A Mad Desire to Dance by Elie Wiesel

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From Elie Wiesel, a recipient of the Nobel Peace Prize and one of our fiercest moral voices, a provocative and deeply thoughtful new novel about a life shaped by the worst horrors of the twentieth century and one man’s attempt to reclaim happiness.

Doriel, a European expatriate living in New York, suffers from a profound sense of desperation and loss. His mother, a member of the Resistance, survived World War II only to die in an accident, together with his father, soon after. Doriel was a child during the war, and his knowledge of the Holocaust is largely limited to what he finds in movies, newsreels, and books—but it is enough. Doriel’s parents and their secrets haunt him, leaving him filled with longing but unable to experience the most basic joys in life. He plunges into an intense study of Judaism, but instead of finding solace, he comes to believe that he is possessed by a dybbuk.

Surrounded by ghosts, spurred on by demons, Doriel finally turns to Dr. Thérèse Goldschmidt, a psychoanalyst who finds herself particularly intrigued by her patient. The two enter into an uneasy relationship based on exchange: of dreams, histories, and secrets. Despite Doriel’s initial resistance, Dr. Goldschmidt helps to bring him to a crossroads—and to a shocking denouement.

In Doriel’s journey into the darkest regions of the soul, Elie Wiesel has written one of his most profoundly moving works of fiction, grounded always by his unparalleled moral compass.

From the Hardcover edition.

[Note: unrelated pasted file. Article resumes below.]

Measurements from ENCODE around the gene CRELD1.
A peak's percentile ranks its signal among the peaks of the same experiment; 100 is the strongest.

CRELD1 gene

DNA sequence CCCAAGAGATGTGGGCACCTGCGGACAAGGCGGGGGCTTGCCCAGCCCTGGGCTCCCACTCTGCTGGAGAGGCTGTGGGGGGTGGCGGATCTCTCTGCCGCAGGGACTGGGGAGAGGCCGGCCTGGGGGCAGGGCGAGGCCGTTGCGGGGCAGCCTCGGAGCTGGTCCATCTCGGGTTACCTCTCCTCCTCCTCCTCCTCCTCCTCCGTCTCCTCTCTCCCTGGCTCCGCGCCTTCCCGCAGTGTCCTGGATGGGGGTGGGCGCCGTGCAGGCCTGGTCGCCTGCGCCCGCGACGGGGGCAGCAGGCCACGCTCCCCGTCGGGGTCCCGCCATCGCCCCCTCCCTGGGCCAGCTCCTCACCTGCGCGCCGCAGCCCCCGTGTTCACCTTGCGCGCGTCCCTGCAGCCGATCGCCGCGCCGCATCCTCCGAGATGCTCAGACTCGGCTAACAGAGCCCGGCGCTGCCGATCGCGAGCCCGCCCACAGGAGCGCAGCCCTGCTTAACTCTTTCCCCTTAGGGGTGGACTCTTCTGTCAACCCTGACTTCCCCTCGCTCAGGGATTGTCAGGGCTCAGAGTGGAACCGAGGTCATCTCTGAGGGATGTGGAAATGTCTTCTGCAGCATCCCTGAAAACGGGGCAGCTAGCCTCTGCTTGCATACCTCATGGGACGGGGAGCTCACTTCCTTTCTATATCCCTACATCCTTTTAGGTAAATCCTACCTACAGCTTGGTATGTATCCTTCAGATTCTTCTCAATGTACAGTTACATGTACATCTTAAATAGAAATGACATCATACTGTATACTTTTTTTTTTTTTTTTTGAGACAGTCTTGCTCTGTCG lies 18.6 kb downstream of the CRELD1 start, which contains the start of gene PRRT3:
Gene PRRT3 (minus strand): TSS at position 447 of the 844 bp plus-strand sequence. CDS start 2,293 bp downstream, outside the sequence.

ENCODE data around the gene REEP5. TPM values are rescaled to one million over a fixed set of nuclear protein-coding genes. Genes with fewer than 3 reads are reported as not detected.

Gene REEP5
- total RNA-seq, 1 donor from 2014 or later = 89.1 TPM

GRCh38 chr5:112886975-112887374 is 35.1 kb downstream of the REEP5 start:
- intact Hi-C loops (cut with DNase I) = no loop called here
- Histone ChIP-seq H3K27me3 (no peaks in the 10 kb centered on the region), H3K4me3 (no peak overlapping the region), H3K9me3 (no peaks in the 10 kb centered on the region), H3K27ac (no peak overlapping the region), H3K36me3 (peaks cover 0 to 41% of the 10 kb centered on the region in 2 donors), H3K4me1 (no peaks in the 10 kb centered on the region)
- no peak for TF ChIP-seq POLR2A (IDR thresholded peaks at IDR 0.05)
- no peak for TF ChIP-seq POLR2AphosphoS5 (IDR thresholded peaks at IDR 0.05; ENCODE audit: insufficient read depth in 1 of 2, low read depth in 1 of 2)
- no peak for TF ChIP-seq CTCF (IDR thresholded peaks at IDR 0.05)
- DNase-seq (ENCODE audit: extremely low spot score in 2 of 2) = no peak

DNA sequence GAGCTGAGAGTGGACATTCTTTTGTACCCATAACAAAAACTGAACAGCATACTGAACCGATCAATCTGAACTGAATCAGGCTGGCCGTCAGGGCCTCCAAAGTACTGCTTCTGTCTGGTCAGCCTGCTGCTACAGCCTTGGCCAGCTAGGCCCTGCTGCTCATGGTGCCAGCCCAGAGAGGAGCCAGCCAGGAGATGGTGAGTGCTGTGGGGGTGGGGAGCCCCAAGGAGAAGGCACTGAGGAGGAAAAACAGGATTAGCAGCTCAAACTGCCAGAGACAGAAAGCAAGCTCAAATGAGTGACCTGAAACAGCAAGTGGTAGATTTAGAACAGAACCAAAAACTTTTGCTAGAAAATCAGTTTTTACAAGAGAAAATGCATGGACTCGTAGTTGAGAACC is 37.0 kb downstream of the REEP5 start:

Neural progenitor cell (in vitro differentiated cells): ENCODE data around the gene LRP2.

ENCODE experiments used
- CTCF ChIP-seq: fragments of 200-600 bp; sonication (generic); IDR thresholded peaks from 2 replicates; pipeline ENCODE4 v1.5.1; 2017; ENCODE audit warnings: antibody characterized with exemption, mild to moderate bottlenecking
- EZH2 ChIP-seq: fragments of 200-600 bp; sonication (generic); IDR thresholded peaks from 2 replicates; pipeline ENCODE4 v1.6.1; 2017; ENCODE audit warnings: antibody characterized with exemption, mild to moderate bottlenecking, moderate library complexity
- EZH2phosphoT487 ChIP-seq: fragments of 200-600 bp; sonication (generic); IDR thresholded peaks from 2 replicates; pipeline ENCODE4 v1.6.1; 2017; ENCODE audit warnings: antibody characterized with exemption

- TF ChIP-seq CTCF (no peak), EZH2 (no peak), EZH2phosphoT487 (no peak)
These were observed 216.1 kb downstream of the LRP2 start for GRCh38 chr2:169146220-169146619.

About Elie Wiesel

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Elie Wiesel is the author of more than forty books, including his unforgettable international bestsellers Night and A Beggar in Jerusalem, winner of the Prix Médicis. He has been awarded the Presidential Medal of Freedom, the United States Congressional Gold Medal, and the French Legion of Honor with the rank of Grand Cross. In 1986, he received the Nobel Peace Prize. He is Andrew W. Mellon Professor in the Humanities and University Professor at Boston University.
Published February 17, 2009 by Knopf. 288 pages
Genres: History, Political & Social Sciences, Literature & Fiction, Education & Reference. Fiction

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With most of the novel transpiring in Doriel’s memory and in his sessions, he seems less like a madman than an existential Everyman, one for whom “being born is more like exile than liberation.” He finds himself in a state of perpetual fear, “a fear that is not yet death but that is no longer lif...

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The New York Times

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Madness is what I'll talk to you about — madness burdened with memories and with eyes like everyone else's, though in my story the eyes are like those of a smiling child trembling with fear.

Feb 26 2009 | Read Full Review of A Mad Desire to Dance

The New York Times

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In this novel, Holocaust survivors grapple with grim legacies.

Mar 01 2009 | Read Full Review of A Mad Desire to Dance

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